The land of Yeti, Tsum Valley

The unique culture and tradition of people living in this valley have remained intact even though modernity has gripped almost every place in Nepal. Many Tsumbas (residents of Tsum Valley) say that they have seen or found the signs of methi, commonly referred to as the ‘Yeti’ or ‘Abominable Snowman.’

Tsum comes from the Tibetan work’ Tsombo,’ which means vivid. Tsum valley was a culturally distinct geographical area called ‘Tsum Tso Checksums.’ This means 13 provinces ruled as a single territory. The tourism industry had recently opened the valley for foreigners.

 Tsum Valley:

Situated at an altitude from 1905m at Lokpa to over 5093m at Ngala Dhojhyang on the Tibetan border, the valley occupies an area of about 1663 sq. Km. In addition, Tsum Valley is popularly known as the “Hidden Valley.” Himal Chuli and Baudha Himal surround it in the western part. Also, Ganesh Himal and Sringi Himal surround the southern and northern parts.

Also, tsum Valley includes two remote village development committees — Chahe Kampar (Upper Tsum) and Chumchet (Lower Tsum).

 

Modernization is far from the valley. It is a highly remote area. In the valley, there are numerous ancient relics everywhere. The unique culture and tradition of people living in this valley have remained intact even though modernity has gripped almost every place in Nepal. Furthermore, many Tsumbas (residents of Tsum Valley) say that they have seen or found the signs of methi, commonly referred to as the ‘Yeti‘ or ‘Abominable Snowman.’

 

Tsumbas:

Thumbs are mainly of Tibetan origin and have a unique dialect. They are often referred to as ‘Bhote’ or ‘Bhotiya.’ Polyandry system is popular in Tsubas families. Those families are well-managed and prosperous than other families.

According to elders, a group of nomads called Tamba Setto migrated to this Valley from Bichour in the Lamjung district many centuries ago. They were connected by the Bu Phaujyas, who came from Tibet to spread Buddhism. The Buddhist saint “Milarepa” is believed to have meditated in the caves on the laps of mountains in Tsum Valley.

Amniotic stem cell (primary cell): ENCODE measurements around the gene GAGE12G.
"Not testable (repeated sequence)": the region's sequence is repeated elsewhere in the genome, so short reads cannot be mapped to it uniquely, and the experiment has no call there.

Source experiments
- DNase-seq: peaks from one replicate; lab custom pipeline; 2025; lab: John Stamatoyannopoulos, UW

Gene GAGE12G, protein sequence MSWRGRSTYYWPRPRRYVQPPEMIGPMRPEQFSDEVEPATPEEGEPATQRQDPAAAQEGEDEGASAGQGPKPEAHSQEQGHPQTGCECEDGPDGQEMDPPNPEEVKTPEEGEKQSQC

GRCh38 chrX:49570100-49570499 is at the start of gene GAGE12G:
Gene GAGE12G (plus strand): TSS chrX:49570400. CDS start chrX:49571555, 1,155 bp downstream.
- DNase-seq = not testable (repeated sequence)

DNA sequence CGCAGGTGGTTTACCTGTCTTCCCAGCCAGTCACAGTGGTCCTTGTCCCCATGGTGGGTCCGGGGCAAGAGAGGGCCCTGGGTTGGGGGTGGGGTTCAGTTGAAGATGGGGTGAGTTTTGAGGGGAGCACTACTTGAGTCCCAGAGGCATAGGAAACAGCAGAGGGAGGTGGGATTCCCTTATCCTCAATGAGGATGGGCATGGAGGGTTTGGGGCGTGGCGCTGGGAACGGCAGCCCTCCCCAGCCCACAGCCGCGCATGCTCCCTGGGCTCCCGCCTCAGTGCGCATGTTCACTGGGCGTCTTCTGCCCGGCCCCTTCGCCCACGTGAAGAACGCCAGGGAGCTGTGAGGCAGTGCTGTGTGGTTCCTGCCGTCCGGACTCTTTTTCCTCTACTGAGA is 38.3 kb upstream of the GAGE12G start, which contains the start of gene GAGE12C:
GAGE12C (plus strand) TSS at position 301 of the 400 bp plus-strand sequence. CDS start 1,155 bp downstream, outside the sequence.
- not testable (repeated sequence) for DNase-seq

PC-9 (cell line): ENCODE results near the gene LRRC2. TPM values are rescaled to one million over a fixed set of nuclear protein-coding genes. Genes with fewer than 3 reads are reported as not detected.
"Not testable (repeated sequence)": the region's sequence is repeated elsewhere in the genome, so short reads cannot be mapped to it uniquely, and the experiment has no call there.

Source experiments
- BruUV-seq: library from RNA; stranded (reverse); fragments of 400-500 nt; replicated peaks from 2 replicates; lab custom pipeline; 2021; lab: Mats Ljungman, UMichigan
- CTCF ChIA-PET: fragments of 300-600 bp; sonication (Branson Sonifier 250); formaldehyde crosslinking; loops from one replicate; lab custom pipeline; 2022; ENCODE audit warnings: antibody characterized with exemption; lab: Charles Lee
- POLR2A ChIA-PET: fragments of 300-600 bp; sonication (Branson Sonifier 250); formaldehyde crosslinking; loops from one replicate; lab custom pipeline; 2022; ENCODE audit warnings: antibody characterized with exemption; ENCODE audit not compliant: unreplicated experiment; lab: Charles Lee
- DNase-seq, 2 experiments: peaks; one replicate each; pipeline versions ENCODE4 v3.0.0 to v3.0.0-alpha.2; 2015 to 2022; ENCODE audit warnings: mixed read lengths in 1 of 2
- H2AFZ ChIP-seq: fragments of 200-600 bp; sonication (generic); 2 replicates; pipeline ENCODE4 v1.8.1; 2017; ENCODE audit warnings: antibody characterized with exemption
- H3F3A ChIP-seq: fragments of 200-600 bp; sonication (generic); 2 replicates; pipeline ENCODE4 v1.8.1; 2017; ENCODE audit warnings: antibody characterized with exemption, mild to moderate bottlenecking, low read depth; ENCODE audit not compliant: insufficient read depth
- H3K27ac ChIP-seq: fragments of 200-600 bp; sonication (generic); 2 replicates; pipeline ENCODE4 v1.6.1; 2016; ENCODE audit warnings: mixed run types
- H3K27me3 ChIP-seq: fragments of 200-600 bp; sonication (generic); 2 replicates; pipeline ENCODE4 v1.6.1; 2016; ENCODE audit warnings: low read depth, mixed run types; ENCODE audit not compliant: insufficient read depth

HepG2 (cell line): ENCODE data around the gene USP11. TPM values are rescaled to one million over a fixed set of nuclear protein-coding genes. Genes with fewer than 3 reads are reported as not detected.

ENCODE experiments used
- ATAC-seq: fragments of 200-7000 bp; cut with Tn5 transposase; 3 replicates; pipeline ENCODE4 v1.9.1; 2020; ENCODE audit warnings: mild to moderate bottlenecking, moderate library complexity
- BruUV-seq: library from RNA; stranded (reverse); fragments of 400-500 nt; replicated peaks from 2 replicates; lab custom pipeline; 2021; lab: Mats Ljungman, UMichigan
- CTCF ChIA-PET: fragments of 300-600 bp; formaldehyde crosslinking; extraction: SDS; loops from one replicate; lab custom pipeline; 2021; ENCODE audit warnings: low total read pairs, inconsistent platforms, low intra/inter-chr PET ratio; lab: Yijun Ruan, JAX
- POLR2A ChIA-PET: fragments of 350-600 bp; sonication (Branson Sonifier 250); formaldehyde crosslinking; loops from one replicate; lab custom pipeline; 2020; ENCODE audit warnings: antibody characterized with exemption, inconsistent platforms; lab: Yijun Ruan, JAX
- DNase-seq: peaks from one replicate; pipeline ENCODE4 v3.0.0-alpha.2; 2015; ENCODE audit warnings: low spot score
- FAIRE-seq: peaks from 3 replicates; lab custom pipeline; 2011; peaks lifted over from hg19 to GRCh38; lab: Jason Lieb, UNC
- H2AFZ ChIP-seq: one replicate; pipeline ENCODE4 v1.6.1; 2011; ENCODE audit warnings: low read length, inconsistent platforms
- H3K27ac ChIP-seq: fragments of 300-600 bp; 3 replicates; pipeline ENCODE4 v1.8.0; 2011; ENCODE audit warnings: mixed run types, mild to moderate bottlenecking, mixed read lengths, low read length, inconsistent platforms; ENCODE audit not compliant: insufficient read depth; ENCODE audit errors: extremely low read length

People in Tsum Valley have strong faith in Buddhism. They respect and worship Buddha, Guru Rinpoche (Padmasambhava), and some bodhisattvas. They install prayer flags, khata, or mani walls and burn butter lamps in monasteries, and they believe in the reincarnation of lamas. People there follow numerous rituals and festivals against devil entities. But they don’t believe in animal sacrifice to please their deities.

Believes and Rituals:

Tsumbas believe in reincarnation; thus, birth and death are just cyclic and not supreme. The child’s birth is a social occasion that reunites friends and family members. Generally, older adults in the house take care of the newborn, letting the adults work. Winter is a suitable season for marriage, as there is plenty of time to celebrate. Traditionally, older people find a match for youths. However, young people have started selecting partners on their own. The ritual of cremating dead people is fascinating. The dead body is kept untouched for several days until Lama’s visit. Also, the astrological chart of the dead person determines the type of burial as per the four components — cremation, ground burial, water burial, or the sky.

 

Festivals:

Tsumbas are joyous by nature and celebrate numerous festivals, mask dances, and other rituals throughout the year. Festivals are a way of preserving centuries-old practices and making merry. Lhosar, or the New Year festival, is the most important in Tsum Valley. However, Tsumbas in Lower Tsum Valley celebrate the festival earlier than the Tsumbas in Upper Tsum. Dhaching or horse riding festival is another important festival in the hidden valley. Men enjoy horse riding and participate in races while women sing and dance in the evening. The festival is celebrated in December/January. Saka Dawa is another important festival in Tsum Valley. Rituals are performed at local monasteries and nunneries, and people take a fast for a whole day during this festival.

 

Trek to Tsum Valley begins from Arughat in the Gorkha district and mostly ends in Arughat. The trail follows the Manaslu Circuit route for the first few days of the trek. Thus, we can extend the trek with Manaslu Circuit. The trek can also be linked to Annapurna Conservation Area before concluding at Besi Sahar in Lamjung.